Social Emotional Learning – Improved Mental Health in Schools

Amy Jones
Education Consultant
School IQ

Students and staff face unprecedented mental health challenges in our schools.

This has been a very tough stretch for our schools, between the pandemic, family pressures and illness, economic challenges, political and racial unrest, global climate change and a general increase of intensity in all areas of life. For our students, it can all feel like too much. As the adults in the education spaces, it is up to us to create the environments and conditions for our students to feel safe, welcomed, acknowledged, supported and accepted.

By now I’m sure you’ve heard of social emotional learning (often shown by the acronym SEL). SEL is the bubble that surrounds how adults exist and interact with students in a school setting. Often the SEL term is used to sell programs, resources, workshops and consultant expertise. SEL can be enhanced by all of these, but they are not necessary to implement SEL. A good way to think of it is social emotional learning is everything that takes place in a classroom or school setting that impacts student mental health and learning. Every interaction, every conversation, every lesson or activity is an opportunity to bring SEL to the table.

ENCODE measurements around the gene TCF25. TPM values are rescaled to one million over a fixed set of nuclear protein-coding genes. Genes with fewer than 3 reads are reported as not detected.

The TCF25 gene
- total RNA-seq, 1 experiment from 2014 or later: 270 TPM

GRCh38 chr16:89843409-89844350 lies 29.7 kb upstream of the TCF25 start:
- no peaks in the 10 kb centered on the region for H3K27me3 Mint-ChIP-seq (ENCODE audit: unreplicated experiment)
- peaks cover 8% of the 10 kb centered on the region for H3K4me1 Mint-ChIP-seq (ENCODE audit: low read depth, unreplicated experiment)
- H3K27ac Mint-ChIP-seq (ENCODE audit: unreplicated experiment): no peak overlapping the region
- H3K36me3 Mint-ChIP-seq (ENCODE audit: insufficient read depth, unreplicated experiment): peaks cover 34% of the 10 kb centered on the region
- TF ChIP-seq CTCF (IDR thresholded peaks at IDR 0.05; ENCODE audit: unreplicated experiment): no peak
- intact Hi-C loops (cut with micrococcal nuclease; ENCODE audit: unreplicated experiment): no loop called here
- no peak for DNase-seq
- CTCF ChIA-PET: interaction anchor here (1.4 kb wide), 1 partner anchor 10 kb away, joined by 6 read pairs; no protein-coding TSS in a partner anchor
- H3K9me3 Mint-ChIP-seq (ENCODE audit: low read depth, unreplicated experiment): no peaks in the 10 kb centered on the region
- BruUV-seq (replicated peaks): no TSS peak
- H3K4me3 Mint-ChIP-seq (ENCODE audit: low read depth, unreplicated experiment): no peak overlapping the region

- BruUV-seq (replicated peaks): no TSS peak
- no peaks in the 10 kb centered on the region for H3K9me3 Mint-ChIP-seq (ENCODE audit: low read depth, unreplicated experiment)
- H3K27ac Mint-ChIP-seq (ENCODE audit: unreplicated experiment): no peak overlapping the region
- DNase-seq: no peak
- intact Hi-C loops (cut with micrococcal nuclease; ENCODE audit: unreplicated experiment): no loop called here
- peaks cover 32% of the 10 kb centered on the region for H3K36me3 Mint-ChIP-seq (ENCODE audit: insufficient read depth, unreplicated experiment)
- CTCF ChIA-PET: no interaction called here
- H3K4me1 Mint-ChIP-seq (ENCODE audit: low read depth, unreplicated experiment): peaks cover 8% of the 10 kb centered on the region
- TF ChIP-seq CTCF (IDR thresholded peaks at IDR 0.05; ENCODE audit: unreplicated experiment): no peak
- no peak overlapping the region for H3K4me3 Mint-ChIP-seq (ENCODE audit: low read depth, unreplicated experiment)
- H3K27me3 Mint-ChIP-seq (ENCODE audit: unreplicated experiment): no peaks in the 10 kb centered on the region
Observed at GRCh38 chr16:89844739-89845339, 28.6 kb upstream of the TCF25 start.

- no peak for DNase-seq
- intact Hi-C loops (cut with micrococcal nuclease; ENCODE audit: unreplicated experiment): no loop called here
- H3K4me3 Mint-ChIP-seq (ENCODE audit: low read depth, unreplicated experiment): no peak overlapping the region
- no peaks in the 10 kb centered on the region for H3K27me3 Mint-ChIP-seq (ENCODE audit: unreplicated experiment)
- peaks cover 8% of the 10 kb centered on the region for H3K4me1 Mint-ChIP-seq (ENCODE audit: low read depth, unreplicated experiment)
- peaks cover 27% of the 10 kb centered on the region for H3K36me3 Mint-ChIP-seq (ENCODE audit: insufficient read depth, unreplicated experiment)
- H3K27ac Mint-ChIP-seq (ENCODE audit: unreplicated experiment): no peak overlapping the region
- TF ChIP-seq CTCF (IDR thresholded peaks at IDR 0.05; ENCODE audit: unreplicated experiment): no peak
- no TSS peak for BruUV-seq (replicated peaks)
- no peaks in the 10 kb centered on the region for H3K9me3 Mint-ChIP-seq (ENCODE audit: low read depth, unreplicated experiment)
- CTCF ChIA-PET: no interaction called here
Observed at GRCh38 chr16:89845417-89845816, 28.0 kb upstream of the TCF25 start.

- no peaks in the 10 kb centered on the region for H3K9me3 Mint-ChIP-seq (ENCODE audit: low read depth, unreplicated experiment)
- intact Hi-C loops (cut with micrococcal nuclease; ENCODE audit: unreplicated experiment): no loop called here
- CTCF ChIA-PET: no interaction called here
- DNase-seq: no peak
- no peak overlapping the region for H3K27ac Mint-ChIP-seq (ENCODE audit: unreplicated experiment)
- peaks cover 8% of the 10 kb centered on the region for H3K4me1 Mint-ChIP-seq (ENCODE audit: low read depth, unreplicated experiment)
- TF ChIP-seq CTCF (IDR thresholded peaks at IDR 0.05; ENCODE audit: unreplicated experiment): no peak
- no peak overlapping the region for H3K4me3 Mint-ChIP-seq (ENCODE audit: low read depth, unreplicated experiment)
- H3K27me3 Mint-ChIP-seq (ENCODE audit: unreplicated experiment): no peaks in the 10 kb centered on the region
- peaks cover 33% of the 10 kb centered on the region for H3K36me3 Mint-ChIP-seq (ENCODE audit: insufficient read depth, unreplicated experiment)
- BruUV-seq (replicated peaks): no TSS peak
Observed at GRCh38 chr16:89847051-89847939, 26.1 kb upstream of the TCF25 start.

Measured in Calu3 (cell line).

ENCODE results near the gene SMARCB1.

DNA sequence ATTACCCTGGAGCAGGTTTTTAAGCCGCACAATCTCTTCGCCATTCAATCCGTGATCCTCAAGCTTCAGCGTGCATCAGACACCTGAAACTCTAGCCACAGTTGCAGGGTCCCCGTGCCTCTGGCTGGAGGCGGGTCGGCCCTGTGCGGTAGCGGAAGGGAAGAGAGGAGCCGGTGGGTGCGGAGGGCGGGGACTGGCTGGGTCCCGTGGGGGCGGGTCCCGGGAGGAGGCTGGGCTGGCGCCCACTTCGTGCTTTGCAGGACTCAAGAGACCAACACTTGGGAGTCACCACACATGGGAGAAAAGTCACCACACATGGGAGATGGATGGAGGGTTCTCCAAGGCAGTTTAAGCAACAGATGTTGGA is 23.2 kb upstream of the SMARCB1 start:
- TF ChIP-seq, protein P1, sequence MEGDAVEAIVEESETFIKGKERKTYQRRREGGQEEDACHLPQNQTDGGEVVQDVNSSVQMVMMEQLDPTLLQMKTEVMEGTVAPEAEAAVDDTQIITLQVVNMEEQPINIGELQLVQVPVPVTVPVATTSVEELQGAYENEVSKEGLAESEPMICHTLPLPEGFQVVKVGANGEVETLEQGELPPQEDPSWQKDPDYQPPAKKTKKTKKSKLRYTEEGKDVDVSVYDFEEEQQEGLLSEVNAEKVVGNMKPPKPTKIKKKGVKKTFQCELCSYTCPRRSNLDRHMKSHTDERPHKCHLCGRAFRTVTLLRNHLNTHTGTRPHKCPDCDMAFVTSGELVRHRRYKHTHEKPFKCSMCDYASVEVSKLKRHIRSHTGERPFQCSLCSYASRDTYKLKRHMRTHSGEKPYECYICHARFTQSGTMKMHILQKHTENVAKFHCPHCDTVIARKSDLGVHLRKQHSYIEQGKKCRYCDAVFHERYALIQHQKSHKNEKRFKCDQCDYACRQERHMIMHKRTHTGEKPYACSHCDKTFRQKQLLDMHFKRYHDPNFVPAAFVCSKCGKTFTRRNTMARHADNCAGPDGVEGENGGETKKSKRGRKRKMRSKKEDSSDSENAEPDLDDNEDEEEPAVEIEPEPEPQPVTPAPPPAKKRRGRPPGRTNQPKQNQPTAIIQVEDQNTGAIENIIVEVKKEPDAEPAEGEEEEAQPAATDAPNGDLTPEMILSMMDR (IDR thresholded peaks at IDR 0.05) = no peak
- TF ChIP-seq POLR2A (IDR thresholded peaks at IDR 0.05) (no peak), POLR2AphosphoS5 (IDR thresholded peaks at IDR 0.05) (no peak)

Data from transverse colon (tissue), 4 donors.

The nation’s top center for SEL research is Collaborative for Academic, Social and Emotional Learning, or CASEL. They have a framework for teaching SEL across a variety of settings in which they identify five core competencies: Self-Awareness, Self-Management, Social Awareness, Relationship Skills and Responsible Decision-Making. It is easy to see how often anything and everything you do as an adult in a school setting could fall into one of those framework buckets.

Being thoughtful about planning with SEL in mind is crucial. In addition, SEL is a newer concept, but it has always been around. Remember a teacher who made you feel special and heard. Think of a coach who encouraged you to do hard things and to get better. These were all times that SEL was in practice.

As you move forward in your practice, take time to think about the systems, structures, supports and staffing to support social emotional learning in your classroom and/or school and how SEL has the potential to improve the collective mental health of your students and the staff in your school community.

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